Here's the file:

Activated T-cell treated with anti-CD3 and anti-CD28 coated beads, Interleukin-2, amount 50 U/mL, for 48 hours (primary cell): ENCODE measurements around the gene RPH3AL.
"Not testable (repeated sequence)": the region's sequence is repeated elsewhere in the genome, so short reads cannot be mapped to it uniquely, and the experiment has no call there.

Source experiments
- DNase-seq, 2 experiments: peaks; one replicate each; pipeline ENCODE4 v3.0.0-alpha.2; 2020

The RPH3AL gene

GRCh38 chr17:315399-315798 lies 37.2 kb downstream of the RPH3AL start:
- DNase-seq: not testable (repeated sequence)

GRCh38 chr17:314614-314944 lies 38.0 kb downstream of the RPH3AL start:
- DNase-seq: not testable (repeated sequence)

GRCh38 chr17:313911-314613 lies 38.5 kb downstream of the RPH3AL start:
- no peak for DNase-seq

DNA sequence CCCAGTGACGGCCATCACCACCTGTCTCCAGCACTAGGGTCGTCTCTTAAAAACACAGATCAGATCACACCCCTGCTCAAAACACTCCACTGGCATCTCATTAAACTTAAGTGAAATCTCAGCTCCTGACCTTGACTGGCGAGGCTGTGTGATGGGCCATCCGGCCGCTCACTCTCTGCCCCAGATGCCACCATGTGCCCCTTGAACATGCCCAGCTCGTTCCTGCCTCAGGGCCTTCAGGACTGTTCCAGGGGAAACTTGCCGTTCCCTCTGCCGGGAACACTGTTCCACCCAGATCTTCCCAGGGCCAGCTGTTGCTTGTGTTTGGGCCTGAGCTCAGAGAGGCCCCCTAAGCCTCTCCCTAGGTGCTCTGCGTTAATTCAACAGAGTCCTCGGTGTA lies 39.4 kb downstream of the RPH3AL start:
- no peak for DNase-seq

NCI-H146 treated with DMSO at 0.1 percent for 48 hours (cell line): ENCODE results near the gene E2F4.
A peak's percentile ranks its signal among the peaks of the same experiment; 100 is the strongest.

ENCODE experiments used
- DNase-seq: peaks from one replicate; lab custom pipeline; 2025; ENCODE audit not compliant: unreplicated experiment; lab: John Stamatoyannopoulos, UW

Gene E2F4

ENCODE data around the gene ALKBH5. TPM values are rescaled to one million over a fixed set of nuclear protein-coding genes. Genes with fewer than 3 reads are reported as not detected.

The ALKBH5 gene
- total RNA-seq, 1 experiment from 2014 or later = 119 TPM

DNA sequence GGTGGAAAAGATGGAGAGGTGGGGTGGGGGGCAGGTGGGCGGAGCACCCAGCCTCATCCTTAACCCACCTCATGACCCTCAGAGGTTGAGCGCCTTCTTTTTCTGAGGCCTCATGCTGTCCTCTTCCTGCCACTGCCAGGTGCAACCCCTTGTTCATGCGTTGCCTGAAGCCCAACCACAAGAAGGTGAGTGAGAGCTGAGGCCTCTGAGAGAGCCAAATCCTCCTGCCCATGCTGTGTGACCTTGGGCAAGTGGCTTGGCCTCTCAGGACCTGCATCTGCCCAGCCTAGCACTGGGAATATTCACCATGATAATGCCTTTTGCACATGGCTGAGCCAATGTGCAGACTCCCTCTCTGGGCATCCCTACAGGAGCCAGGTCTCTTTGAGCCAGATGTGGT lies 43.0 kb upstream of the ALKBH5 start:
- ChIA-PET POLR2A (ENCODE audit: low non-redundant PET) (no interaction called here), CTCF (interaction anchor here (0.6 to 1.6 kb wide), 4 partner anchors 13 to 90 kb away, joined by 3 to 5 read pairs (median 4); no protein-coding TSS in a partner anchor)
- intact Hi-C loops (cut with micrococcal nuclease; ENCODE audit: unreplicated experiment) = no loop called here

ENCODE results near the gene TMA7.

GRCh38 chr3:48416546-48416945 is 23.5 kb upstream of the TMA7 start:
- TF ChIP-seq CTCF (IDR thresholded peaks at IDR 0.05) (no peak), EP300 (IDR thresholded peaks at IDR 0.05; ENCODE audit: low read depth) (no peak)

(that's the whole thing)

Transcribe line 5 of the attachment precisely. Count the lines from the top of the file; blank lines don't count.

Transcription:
The RPH3AL gene